NORTHRIDGE — Hushed and hidden, all senses on full alert, Derrick Higgins waits. He watches. He listens.
It was his way as a child growing up in Los Angeles, where he was the introvert among six siblings, the compassionate one who bonded with his invalid great-grandmother.
It was his way at church, where he silently absorbed the message preached by his father, the pastor and a gifted orator. From his place in the choir, Higgins' eyes stayed glued to the organist's fingers, and by the age of 14 he played hymns by ear.
And it is his way on the basketball court, where Higgins is Cal State Northridge's only senior, the captain and reluctant leader who prefers the background, the baseline and the back door to the basket.
Wait. Watch. Listen. And when it's time for action, there is no hesitation.
With the stealth of a big cat, the 6-foot-4, 200-pound Higgins springs into motion at the first sign of opportunity, using his superior quickness on defense and his 37-inch vertical leap on dunks.
He leads the Big Sky Conference with 54 steals and is challenging his school record of 74.
He leads Northridge with a scoring average of 13 points and is shooting 56%, with most of his shots coming on fast breaks, alley-oops and offensive rebounds.
But the statistic sheet is meaningless to Higgins. He performs by feel, not formula.
He recalls phone numbers by studying his fingers while they tap an imaginary keypad. He doesn't read music, yet he plays the drums, the piano and the organ.
On the court, as with the choir, keeping harmony is his game.
"I try to get everyone involved, I try to get everybody happy," he said. "I can score, but I figure I can get that shot later."
Higgins communicates best nonverbally. Often he trails off in mid-sentence, unable to say what he can convey with a turn of his cheek, a twist of his hands or a wiggle of his shoulders.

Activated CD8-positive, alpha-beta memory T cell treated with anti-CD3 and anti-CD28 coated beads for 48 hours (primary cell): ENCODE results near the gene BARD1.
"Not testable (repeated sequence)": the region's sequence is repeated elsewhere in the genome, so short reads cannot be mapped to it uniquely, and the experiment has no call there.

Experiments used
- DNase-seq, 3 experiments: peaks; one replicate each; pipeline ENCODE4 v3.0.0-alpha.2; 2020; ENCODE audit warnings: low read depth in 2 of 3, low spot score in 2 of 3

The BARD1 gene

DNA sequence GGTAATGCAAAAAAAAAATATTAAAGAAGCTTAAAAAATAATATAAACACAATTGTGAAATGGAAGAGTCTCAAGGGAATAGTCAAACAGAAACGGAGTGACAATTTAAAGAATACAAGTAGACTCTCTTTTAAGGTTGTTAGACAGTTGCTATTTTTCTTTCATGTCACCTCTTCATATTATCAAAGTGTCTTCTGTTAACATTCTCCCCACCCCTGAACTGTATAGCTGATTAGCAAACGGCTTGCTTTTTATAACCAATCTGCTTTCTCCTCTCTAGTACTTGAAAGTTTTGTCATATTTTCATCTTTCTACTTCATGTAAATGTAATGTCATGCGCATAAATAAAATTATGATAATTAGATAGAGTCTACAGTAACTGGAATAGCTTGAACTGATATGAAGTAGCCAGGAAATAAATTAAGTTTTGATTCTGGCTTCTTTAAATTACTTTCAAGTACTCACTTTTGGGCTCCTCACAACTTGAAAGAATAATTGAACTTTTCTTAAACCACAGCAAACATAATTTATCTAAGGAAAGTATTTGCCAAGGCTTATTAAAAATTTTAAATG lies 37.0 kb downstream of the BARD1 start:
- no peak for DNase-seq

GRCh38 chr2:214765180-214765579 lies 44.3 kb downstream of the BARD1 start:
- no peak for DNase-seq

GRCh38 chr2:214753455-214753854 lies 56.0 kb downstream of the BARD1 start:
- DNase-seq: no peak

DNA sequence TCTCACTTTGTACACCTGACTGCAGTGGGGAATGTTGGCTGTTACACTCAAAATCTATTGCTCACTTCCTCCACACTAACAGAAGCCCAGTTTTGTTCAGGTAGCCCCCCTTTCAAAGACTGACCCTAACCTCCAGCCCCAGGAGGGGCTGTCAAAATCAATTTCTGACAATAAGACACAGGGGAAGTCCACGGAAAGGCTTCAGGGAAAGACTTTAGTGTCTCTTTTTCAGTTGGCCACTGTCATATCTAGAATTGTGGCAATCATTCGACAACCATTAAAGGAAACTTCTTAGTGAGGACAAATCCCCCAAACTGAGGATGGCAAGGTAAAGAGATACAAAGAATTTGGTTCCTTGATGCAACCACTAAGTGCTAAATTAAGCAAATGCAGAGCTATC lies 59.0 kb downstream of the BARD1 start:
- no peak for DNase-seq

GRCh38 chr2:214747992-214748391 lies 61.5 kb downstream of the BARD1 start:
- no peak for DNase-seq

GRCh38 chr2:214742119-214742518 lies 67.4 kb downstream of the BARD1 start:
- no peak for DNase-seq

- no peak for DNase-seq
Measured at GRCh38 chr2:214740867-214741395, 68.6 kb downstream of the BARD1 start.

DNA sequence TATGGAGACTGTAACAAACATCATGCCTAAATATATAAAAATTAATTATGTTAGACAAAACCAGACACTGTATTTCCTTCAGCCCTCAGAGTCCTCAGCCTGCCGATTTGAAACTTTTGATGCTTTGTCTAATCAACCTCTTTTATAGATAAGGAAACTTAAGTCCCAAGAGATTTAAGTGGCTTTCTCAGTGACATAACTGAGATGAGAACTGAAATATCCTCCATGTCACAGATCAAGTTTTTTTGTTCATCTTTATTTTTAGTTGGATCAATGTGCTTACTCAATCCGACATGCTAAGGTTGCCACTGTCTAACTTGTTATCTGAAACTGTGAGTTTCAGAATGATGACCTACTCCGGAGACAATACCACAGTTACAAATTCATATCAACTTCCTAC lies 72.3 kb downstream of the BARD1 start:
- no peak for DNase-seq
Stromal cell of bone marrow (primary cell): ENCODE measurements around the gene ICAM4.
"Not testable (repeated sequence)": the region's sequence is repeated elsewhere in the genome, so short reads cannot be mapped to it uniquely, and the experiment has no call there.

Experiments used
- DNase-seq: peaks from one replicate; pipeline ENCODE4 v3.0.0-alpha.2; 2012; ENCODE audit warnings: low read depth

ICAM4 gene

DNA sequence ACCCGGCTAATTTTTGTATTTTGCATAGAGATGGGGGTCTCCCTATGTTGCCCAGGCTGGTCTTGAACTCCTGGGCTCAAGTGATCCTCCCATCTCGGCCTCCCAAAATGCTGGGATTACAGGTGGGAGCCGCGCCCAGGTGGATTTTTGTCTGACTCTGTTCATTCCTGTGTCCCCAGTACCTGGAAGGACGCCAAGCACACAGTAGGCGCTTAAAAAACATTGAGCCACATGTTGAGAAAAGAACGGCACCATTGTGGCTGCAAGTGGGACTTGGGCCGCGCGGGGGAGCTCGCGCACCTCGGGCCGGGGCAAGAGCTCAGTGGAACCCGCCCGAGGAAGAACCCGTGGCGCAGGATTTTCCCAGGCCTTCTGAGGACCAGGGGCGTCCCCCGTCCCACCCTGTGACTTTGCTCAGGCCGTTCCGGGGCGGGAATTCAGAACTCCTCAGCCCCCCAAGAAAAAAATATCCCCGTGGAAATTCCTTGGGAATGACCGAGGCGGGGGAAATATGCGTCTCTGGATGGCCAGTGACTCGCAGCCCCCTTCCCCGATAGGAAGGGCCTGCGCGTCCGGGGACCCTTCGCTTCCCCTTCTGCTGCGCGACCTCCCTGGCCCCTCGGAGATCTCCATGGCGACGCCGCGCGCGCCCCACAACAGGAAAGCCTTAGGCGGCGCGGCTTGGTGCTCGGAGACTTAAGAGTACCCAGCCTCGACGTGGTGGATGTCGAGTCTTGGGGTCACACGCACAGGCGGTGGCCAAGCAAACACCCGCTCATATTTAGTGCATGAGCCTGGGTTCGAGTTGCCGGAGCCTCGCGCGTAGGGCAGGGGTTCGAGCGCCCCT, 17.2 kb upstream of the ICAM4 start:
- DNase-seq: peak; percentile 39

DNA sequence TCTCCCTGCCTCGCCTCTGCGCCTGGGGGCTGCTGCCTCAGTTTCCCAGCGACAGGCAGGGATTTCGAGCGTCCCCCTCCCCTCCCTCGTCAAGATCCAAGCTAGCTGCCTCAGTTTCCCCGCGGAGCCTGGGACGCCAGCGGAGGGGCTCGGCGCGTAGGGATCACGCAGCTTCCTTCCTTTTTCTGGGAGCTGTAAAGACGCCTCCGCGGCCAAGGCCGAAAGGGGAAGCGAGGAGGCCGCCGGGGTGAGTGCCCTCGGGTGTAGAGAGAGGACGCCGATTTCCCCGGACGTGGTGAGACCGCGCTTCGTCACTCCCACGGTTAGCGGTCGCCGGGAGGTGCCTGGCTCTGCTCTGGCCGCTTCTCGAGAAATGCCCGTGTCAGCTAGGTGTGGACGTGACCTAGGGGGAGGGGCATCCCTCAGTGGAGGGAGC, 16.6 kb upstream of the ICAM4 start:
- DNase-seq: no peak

During practice, he is quick with a pat on the back--a contrast to his coach, Bobby Braswell.
"Derrick is one of the most kind-hearted people I've known," said Braswell, the recipient of a Higgins hug at particularly stressful moments. "He doesn't like conflict. He wants everybody to be happy. If I'm on somebody, he goes over and picks them up."
Higgins is the only Northridge player Braswell did not recruit. But they bonded quickly.
Two years ago, Braswell's father and brother died during the season. Braswell missed practice the day his brother passed away, and when assistant Mike Johnson brought the team together, Higgins turned ashen-faced.
"Who in Coach's family died?" Higgins blurted out.
"Derrick knew something was terribly wrong and he was devastated," Braswell said. "He called and stopped by my house. It took a lot out of him, knowing I was hurting. There is a sensitivity about him you don't see in many people."
Rarely is a basketball player unselfish to a fault. Higgins can be.
"He was making turnovers on passes when he should have shot the ball," Braswell said.
Message received. Higgins is shooting 78% in the last six games, is averaging 15.5 points in Big Sky play and has consistently made big plays.
Against Northern Arizona, he made a buzzer-beating three-pointer from the baseline to force overtime.
Against Idaho State, he tipped in a missed shot at the buzzer to give Northridge a two-point victory.
Against Portland State, he blocked a shot at the buzzer to force overtime.
Against Eastern Washington, he made 10 of 13 shots and scored a career-high 26 points.
Against Cal State Sacramento, he made all eight of his shots. The next night, against Weber State, he made four of five shots and had three steals.
Sharing his senior season from the top corner of the Northridge stands at home games are Higgins' parents, four brothers and sister.
"We enjoy the games tremendously, not just watching Derrick, but all the Northridge players," said David Higgins, Derrick's father. "Basketball is nice because it enables us to continue doing something together."
The emphasis placed on family by David and Valerie Higgins, who celebrated their 28th wedding anniversary on Christmas, shaped the character of their children.
"Mom and Dad brought us up to stick with family life," Higgins said. "I isolated myself from other people to stay out of trouble. That's why I am so to myself. As I've grown, I've learned to mingle with everybody."
"I was around gangs and drugs. My closest friends from elementary and junior high, I'd see them at the park when I'd go there to play basketball. They respected me saying no to that stuff because I played ball."
Higgins' older brothers, David and Keith, preceded him as basketball stars at Locke High. Derrick was the center on a league champion team his senior year and continued to play the post at another winning program, L.A. City College.
He was recruited to Northridge by Pete Cassidy, Braswell's predecessor. Keith was not happy at Colorado and transferred to Northridge before the 1995-96 season, which Derrick sat out with a broken left foot.